I know that it has been said in defence of Clause 22 that it does not compel the Secretary of State to act and that it merely leaves the door open for the commission to have some future role in the regulatory process should this be thought appropriate. I can only re-emphasise a point I have been at pains to stress since we first debated the issue: we cannot sensibly legislate in anticipation of a system we do not yet know. If we attempt to do so, we will in all likelihood get it wrong and have to amend the legislation again at a future date. I think that that point is amply illustrated by the extent to which Clause 22 harks back to elements of the 1984 Act, which I believe everyone will agree is becoming a little long in the tooth. For example, the effect of that Act is to define rather narrowly the healthcare providers to be regulated. We are consulting on whether the new arrangements should in fact cover a more extended range both of bodies and of premises.

Noble Lords will wish to note that, in line with the commitment I gave during our earlier discussions, the consultation document does, however, acknowledge that a regulator might wish to contract with another body, such as the commission for health improvement—or, indeed, the Commission for Care Standards or another private or public sector body—in order to help carry out local inspections. That is an issue on which we explicitly invite views.

The consultation will run until 17th September, which I believe is ample time for all relevant interests to make their views known. We shall consider very carefully the responses to this document before taking further action. Of course, we will also have the benefit of the report which is due to be made by the Health Committee in another place.

I hope that I have been able to explain to noble Lords' satisfaction why the Government felt it was right to remove from the Bill the new clause inserted by the House. Since we last discussed these issues, there has been significant progress. In line with both the White Paper commitment and my own assurances to the House, and with the benefit of your Lordships' debates on these issues, the Government have brought forward concrete proposals for addressing just the matters with which this House was rightly concerned. We are taking action to assure quality in the private and voluntary healthcare sector. I believe that there is little or no ground between us on many of the fundamentals. Given this progress, I hope that your Lordships will feel able to allow the amendment made in another place to stand.

Moved, That the House do agree with the Commons in their Amendment No. 50.—(Baroness Hayman.)

Earl Howe

My Lords, the noble Baroness has taken a great deal of trouble to set out the Government's thinking on this amendment; as, indeed, she did in our earlier debates on Report. I should like to ex press my appreciation for that. What she has said undoubtedly takes us further forward. There was much in her speech which gives me cause to think that at least some of the points of principle that I and other noble Lords tried to articulate at earlier stages have not fallen entirely on deaf ears. Nevertheless, the amendment carried by your Lordships, which gave the Secretary of State power to extend to the independent hospital sector both the duty of quality and the remit of the commission for health improvement, reflected, I believe, some extremely important issues of principle. It was approved by a very significant majority of your Lordships and won the support of noble Lords from both sides of the House.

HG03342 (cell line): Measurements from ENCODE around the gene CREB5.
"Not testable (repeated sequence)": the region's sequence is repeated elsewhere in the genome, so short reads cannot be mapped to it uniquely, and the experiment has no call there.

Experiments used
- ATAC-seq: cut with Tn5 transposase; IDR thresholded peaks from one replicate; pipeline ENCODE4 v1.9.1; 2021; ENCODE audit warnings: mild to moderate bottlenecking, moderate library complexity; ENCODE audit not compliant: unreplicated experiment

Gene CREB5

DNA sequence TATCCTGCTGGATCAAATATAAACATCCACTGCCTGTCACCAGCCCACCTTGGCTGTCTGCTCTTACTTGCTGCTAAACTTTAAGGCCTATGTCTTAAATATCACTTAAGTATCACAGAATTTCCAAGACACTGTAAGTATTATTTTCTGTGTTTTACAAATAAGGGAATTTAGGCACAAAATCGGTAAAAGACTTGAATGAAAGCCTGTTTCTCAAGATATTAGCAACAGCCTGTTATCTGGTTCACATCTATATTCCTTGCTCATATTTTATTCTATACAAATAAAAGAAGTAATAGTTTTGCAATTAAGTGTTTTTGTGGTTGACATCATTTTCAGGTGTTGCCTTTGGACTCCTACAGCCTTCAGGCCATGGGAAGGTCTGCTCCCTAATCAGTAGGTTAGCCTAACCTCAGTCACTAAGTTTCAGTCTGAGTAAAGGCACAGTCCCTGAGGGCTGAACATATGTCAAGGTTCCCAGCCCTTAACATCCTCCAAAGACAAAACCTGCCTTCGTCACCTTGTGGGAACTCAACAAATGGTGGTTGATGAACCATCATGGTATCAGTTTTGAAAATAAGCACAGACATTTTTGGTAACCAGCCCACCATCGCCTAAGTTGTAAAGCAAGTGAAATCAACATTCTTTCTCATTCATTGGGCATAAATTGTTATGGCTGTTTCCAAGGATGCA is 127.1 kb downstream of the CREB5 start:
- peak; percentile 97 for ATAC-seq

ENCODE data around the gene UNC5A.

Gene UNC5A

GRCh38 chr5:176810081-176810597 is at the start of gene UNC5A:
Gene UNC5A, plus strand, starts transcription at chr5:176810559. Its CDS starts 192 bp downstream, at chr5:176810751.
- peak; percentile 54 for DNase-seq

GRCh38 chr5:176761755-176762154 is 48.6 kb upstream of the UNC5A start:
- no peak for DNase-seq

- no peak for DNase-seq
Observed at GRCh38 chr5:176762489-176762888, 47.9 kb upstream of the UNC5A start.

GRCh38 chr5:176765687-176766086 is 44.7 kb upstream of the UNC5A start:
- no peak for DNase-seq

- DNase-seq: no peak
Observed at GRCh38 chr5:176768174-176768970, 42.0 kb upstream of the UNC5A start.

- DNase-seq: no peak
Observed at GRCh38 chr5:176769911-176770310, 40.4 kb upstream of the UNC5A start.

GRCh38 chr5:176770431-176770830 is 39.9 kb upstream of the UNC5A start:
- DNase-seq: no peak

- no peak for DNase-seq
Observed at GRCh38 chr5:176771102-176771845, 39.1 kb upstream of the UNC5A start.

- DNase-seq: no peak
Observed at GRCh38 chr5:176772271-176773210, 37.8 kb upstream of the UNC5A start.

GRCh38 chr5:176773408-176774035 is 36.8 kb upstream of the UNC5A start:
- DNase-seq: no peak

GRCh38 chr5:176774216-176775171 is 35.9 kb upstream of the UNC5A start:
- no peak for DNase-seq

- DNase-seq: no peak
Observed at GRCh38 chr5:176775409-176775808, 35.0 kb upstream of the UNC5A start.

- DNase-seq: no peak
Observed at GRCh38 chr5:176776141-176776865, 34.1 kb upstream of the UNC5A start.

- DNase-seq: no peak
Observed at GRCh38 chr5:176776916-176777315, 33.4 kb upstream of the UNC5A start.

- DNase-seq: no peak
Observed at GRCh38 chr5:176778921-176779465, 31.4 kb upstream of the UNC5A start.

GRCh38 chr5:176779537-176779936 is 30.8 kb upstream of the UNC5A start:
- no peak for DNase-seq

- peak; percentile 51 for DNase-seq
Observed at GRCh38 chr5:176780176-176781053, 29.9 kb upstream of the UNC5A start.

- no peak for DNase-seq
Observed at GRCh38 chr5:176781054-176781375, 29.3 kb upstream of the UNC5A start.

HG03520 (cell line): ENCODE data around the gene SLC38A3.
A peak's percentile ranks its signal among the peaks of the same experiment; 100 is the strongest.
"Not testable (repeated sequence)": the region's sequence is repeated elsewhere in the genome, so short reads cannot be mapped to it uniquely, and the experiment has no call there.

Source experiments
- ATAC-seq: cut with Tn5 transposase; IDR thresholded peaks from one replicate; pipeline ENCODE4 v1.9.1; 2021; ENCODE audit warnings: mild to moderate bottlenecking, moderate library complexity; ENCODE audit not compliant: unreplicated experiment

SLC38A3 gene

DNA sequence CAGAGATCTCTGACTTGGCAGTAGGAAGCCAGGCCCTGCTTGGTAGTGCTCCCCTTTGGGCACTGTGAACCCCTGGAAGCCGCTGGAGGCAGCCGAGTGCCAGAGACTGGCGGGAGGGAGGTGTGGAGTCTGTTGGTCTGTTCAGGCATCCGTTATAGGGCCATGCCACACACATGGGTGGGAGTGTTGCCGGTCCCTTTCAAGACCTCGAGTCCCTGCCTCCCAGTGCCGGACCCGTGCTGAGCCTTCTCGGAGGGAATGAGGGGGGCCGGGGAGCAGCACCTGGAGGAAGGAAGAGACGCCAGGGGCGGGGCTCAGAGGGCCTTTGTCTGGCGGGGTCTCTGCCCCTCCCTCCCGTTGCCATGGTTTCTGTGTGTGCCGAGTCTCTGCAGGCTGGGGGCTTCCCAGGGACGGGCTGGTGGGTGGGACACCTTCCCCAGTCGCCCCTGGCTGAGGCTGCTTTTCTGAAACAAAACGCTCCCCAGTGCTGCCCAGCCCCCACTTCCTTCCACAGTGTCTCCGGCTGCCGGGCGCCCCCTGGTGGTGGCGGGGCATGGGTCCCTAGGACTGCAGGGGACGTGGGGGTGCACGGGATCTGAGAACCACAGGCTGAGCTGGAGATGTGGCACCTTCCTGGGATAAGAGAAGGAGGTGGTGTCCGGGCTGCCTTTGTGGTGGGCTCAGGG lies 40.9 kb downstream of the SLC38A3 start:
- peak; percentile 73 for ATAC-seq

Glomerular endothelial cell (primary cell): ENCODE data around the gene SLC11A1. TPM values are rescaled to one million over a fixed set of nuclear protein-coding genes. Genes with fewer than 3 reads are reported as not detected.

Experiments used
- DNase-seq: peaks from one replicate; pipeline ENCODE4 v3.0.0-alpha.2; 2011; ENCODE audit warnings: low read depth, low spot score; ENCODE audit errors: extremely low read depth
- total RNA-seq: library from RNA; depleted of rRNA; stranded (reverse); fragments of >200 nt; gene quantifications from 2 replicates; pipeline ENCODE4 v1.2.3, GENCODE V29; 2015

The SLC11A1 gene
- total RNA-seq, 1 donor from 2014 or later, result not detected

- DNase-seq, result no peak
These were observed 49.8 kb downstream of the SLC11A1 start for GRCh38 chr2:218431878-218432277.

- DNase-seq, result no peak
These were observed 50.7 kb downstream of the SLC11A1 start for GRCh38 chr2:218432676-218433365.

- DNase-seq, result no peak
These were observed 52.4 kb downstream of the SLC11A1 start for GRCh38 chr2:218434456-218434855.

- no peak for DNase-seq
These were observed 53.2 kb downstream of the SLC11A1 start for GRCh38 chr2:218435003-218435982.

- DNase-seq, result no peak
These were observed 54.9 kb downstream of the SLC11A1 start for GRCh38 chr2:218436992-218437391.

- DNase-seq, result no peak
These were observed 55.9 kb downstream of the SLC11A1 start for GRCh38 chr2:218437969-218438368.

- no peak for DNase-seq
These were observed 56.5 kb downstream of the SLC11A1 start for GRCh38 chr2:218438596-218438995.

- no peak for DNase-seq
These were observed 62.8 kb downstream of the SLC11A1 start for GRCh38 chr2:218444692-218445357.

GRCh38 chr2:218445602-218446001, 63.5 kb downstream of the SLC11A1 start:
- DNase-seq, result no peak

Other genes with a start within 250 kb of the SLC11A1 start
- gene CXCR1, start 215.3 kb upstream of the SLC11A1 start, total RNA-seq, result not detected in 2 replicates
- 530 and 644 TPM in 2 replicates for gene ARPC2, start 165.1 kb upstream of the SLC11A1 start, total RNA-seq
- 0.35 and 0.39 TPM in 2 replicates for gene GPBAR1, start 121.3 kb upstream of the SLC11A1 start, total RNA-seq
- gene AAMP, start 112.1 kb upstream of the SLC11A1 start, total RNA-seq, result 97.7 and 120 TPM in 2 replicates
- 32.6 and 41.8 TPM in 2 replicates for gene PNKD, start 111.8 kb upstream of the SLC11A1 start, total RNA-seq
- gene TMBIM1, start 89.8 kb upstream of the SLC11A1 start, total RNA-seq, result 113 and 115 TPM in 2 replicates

Although the Government have chosen to overturn that amendment in another place, their amendment bringing about that deletion has not been debated in another place by the whole House of Commons. It has only been debated in Standing Committee where the majority in the Government's favour was the narrowest possible one. If an amendment to a Bill is approved by your Lordships—especially one of this significance—I believe that the Government owe it both as a duty and as a courtesy to this House to allow the issue to be debated on the Floor of another place. The fact that this was not done is, I respectfully suggest, most regrettable.

I started with the thought that it would be by no means unreasonable of your Lordships to ask the other place to look at the Lords' amendment again. The logic of the case that it advanced remains clear. Day to day, the NHS and the independent sector work hand in glove; indeed, in many areas, the NHS would simply not survive without the ability to contract out to the private sector. In mental health, for example, 30 per cent of the beds in the independent sector are funded by the NHS. There are many thousands of doctors who divide their time between the NHS and private work. If the duty of quality is to apply to one part of the healthcare system in this country, it should apply across all parts of it.